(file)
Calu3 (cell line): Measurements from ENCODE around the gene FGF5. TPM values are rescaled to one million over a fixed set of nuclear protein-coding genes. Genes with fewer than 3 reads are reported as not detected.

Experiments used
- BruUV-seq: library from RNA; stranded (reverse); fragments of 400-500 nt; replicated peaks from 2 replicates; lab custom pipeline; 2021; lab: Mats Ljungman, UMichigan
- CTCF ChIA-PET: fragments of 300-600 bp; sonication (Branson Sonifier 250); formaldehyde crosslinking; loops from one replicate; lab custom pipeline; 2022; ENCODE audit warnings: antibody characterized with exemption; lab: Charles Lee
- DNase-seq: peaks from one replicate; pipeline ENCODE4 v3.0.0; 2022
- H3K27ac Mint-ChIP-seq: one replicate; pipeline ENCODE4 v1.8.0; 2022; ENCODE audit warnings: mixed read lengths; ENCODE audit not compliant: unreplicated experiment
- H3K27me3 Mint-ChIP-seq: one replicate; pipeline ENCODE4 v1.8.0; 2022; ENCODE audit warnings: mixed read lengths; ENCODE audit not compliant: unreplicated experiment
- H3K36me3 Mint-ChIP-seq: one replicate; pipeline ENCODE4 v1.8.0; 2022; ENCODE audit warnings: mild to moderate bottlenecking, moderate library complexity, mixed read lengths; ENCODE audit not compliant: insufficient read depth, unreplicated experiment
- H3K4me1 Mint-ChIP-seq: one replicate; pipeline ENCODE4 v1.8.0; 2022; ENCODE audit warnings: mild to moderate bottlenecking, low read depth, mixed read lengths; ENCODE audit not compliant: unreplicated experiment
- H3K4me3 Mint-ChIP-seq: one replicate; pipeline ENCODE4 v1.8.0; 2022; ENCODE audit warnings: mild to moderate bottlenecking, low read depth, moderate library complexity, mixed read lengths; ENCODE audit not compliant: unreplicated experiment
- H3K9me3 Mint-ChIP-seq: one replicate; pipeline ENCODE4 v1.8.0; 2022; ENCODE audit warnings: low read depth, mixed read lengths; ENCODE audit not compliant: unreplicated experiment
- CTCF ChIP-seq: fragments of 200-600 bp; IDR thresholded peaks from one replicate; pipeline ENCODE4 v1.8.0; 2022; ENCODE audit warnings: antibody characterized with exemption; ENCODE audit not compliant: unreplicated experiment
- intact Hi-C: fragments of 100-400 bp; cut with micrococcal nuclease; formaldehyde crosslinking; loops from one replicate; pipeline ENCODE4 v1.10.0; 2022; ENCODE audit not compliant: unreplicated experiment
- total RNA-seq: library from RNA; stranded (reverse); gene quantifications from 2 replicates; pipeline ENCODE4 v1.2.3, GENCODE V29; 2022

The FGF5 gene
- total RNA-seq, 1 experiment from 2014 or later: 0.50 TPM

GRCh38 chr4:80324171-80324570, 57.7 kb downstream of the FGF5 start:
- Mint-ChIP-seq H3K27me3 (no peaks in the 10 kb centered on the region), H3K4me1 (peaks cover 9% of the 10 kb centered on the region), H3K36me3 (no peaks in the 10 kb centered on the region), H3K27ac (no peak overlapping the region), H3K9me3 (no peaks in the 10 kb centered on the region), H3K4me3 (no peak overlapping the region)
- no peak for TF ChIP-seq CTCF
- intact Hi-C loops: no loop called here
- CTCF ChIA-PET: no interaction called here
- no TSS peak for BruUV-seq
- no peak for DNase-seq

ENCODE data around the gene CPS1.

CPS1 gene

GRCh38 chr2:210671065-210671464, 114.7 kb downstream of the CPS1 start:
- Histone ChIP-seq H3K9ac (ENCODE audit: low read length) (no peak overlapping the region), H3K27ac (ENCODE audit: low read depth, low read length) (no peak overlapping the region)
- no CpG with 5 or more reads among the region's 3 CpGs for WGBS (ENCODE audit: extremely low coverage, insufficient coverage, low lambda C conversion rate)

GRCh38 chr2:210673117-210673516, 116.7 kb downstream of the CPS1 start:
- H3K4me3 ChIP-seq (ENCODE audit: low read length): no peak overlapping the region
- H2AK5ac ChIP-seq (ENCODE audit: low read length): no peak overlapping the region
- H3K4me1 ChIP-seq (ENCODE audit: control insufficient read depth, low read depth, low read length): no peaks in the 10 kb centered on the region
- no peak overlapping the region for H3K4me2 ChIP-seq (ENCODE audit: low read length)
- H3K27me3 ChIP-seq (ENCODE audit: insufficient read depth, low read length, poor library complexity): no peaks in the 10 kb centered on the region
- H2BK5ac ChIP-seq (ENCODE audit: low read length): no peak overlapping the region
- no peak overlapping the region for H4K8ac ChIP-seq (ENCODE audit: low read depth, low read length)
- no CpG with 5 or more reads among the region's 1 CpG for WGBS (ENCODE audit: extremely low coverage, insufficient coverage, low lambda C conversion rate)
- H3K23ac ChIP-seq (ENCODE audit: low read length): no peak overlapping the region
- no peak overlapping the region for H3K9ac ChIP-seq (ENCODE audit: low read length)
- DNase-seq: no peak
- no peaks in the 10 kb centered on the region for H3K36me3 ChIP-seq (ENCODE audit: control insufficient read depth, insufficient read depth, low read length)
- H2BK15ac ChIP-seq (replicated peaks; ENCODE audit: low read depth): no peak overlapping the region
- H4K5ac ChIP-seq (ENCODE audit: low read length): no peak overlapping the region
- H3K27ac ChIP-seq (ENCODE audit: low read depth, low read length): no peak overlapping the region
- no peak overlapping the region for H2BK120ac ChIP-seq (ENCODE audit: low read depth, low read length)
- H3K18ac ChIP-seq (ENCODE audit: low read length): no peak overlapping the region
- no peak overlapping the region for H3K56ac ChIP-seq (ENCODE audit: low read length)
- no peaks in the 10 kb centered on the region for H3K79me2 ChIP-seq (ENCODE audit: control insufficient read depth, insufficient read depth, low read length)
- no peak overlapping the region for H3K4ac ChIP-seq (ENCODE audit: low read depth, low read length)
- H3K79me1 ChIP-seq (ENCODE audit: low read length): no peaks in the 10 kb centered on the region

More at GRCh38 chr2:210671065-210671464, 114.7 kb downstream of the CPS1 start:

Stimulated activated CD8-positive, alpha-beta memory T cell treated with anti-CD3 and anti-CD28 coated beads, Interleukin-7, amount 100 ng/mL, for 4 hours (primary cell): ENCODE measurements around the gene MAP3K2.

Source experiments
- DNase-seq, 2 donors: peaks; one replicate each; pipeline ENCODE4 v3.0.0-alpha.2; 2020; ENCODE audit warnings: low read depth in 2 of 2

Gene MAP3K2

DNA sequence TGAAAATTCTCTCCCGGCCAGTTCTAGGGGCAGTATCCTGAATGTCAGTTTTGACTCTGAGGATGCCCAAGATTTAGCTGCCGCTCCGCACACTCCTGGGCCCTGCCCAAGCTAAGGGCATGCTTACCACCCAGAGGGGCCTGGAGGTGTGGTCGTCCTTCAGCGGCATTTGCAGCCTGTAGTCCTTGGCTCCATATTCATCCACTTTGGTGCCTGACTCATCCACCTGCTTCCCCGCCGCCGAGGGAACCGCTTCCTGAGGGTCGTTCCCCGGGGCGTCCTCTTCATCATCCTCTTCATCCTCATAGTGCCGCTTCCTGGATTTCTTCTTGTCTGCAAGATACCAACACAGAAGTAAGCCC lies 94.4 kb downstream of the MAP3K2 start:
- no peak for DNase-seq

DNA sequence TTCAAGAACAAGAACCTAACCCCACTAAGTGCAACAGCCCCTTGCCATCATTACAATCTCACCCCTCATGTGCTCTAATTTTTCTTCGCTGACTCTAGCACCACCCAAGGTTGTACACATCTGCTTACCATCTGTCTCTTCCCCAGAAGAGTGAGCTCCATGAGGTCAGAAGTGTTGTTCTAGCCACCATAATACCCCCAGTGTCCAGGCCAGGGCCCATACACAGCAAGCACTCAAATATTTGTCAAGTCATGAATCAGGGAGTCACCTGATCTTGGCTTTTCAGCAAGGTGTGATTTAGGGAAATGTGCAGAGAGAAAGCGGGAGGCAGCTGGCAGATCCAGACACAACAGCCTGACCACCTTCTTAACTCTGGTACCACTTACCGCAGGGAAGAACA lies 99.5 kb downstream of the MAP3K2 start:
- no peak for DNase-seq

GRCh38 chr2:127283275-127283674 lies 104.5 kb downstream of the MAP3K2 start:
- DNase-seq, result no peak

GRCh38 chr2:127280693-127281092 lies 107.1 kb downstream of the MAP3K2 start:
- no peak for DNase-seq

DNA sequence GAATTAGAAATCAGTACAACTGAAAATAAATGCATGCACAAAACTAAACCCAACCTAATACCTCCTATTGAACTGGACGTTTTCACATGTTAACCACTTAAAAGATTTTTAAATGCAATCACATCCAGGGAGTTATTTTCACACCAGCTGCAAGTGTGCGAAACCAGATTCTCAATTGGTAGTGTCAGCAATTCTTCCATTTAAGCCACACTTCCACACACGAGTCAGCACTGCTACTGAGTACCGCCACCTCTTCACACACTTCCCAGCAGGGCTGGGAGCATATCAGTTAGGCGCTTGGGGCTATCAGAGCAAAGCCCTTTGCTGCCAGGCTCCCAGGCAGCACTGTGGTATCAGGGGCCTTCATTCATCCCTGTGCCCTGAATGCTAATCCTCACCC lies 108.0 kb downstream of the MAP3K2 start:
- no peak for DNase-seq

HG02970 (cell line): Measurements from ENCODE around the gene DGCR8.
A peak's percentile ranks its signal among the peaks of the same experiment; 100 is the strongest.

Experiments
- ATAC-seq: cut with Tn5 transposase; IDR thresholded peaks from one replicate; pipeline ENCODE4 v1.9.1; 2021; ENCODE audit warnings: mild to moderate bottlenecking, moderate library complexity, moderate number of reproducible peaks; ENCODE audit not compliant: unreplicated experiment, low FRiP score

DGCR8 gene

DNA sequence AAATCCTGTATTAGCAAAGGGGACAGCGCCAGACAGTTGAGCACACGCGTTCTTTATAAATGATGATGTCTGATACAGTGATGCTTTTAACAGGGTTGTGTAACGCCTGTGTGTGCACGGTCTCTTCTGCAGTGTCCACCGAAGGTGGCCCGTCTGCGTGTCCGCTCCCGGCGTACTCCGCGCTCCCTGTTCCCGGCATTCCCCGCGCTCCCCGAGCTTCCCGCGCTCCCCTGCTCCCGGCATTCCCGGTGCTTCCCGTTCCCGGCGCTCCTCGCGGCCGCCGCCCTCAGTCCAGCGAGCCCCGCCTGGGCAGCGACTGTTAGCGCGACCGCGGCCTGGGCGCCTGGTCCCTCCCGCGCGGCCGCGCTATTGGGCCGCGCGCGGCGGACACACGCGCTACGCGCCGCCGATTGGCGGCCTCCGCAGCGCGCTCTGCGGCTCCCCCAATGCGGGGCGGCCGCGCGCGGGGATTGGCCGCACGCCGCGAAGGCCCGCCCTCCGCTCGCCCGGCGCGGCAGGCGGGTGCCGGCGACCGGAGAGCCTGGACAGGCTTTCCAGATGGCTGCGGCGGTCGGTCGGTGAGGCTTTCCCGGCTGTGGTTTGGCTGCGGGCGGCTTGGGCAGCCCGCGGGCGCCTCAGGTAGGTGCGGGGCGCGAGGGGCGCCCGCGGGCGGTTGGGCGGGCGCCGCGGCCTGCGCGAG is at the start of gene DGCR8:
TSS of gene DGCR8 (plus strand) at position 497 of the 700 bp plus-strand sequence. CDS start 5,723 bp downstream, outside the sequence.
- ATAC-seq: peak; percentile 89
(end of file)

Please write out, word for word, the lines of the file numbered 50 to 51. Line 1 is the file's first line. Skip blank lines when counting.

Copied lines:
- H3K79me1 ChIP-seq (ENCODE audit: low read length): no peaks in the 10 kb centered on the region

More at GRCh38 chr2:210671065-210671464, 114.7 kb downstream of the CPS1 start: